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How to Go from Being a Good Student to a Great One

How to Go from Being a Good Student to a Great One

Interested in taking your academic performance to the next level? A high GPA can give you an edge over fellow job seekers when you go out on the job market. Your commendable grades may even set you up for noteworthy recognition such as the Dean’s List or membership in a campus honor society, which look awesome on a resume.

Studying harder certainly brings results, but other things also contribute to success. Try these seven strategies for rising to the top of the class:

  1. Eliminate distractions.

Quality learning requires concentration, so create an environment conducive to staying on track. Turn off the television, cell phone, and other electronics. Close all tabs on the computer other than the one you’re using. Hang a “do not disturb” sign on your door, and explain to others the importance of respecting it.

  1. Stop multitasking.

Don’t view reading your psychology assignment, eating, and talking to your spouse about his day all at the same time as productive. Studies show that requiring your brain to attend to many things as once proves a recipe for stress, memory problems, depression, anxiety, AND lower grades.

  1. Get proper sleep.

Forgo the temptation to get one more chore done or to stay up for late-night television. Lack of adequate rest affects alertness, temperament, and, yes, grades. The CDC recommends adults get seven or more hours of sleep a night.

  1. Create a master schedule.

Life is too complicated to expect to remember every detail without reminders, so make a central calendar your new BFF. Whether you favor your phone or a good old-fashioned paper and pencil day planner, record everything related to school, work, and familial obligations. Such a system encourages finding extra pockets of time in which to study, keeps track of when things are due, and reminds which day is your turn to help your son navigate his Zoom classroom.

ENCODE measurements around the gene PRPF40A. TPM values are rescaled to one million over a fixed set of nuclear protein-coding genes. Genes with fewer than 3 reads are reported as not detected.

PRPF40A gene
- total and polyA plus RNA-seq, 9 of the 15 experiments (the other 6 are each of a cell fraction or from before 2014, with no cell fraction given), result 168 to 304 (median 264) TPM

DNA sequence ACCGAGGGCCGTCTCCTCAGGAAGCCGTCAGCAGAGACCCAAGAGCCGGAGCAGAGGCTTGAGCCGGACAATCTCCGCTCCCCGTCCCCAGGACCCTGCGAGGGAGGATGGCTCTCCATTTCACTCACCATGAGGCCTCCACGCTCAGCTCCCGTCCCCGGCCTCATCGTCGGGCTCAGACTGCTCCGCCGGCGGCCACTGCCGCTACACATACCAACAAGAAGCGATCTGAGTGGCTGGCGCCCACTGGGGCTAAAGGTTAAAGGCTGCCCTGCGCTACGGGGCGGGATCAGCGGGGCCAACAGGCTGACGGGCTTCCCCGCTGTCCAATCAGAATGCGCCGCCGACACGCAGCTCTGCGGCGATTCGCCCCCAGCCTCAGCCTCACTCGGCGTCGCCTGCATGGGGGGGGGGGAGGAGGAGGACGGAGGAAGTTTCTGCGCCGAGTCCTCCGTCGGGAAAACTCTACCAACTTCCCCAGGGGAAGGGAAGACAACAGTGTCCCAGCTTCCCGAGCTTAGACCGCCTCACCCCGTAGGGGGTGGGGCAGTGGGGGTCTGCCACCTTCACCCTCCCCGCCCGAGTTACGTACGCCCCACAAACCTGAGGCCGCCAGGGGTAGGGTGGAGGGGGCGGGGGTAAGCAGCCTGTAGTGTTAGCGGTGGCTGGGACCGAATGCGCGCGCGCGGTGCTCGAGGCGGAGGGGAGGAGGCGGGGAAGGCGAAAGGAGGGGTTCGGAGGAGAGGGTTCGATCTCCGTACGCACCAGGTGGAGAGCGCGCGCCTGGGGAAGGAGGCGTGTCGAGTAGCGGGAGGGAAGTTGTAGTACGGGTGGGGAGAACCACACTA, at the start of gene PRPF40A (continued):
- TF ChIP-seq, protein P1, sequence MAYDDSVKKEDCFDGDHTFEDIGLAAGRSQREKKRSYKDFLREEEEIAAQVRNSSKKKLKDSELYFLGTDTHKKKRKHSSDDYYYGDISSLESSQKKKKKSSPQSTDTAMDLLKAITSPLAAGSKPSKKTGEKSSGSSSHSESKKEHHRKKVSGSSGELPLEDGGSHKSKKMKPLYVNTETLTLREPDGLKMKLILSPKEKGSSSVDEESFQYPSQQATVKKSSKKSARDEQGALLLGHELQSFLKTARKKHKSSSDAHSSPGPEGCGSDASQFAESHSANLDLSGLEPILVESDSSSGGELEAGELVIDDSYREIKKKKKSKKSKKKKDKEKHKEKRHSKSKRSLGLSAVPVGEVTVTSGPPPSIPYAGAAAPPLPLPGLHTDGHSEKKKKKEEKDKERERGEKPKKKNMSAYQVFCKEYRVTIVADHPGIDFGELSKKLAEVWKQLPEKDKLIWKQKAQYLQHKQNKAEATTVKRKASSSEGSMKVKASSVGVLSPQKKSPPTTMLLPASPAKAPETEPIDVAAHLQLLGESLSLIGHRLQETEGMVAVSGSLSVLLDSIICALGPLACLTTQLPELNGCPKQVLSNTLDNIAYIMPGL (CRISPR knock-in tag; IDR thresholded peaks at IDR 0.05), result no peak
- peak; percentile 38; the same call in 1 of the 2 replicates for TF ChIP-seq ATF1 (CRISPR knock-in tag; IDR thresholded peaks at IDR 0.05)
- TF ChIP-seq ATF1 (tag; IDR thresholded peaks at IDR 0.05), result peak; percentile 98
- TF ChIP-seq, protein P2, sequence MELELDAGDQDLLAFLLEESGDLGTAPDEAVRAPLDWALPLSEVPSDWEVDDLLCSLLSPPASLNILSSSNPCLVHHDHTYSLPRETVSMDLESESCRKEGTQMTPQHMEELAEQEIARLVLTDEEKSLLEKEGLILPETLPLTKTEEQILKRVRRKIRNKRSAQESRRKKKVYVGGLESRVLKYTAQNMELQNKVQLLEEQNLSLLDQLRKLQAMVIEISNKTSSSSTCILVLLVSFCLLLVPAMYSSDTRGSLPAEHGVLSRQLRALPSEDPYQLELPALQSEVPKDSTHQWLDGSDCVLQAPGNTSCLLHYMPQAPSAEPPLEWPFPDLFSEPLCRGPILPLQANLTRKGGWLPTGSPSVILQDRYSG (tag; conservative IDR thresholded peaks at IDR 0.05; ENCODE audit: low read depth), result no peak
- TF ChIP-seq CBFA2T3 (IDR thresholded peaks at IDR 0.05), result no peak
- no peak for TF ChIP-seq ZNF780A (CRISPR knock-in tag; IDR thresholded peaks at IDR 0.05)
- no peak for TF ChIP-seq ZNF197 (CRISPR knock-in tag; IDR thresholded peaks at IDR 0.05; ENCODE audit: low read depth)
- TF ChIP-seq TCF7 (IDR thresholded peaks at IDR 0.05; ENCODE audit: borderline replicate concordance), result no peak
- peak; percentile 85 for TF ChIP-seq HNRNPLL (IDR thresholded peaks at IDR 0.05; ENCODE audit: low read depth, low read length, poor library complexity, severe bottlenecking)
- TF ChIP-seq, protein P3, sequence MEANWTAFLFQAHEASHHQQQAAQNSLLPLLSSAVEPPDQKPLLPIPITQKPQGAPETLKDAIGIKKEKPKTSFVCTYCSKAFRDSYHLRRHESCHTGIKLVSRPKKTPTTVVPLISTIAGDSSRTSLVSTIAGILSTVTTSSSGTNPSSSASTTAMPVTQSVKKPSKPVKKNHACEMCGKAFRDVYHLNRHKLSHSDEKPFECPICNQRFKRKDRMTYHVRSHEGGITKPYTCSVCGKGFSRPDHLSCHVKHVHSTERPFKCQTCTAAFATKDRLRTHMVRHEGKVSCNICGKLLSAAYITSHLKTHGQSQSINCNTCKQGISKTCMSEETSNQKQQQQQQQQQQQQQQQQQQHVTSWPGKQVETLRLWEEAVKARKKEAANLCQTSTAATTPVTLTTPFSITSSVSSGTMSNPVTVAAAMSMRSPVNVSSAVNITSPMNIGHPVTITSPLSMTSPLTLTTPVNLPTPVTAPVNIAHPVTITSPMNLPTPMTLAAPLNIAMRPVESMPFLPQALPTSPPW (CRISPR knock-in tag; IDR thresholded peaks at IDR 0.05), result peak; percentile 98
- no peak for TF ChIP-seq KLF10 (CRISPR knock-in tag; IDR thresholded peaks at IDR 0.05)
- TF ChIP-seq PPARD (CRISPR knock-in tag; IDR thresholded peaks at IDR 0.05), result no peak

1. Clean up.

Perhaps nothing is as frustrating as being ready to buckle down on algebra and discovering your book, calculator, or assignment list is missing. Create a dedicated space in which to keep all your school-related material. The area needn’t be fancy or large, just sufficient for keeping everything at the ready instead of scattered throughout your house.

  1. Make double-checking a routine.

It’s often the “little things” that separate the great student from the good one. Turn in papers that truly represent your best work by spellchecking and proofreading. Note due dates and stick to them. If the instructor has provided guidelines of what needs to be submitted for a project, go through the instructions line by line to ensure you’ve met the qualifications. Losing points here or there because something is messy, late, or incomplete can be the difference between a B and an A.

  1. Go the extra mile.

Lastly, adopt the mindset that you are capable of being an outstanding student. Instead of looking at a syllabus and trying to figure out the minimum that must be done, commit to maximum achievement. Do the extra credit assignment. Get in on the optional study group. Become a regular fixture on the online discussion board rather than an occasional contributor. As your confidence and engagement level increase, so likely will your grades!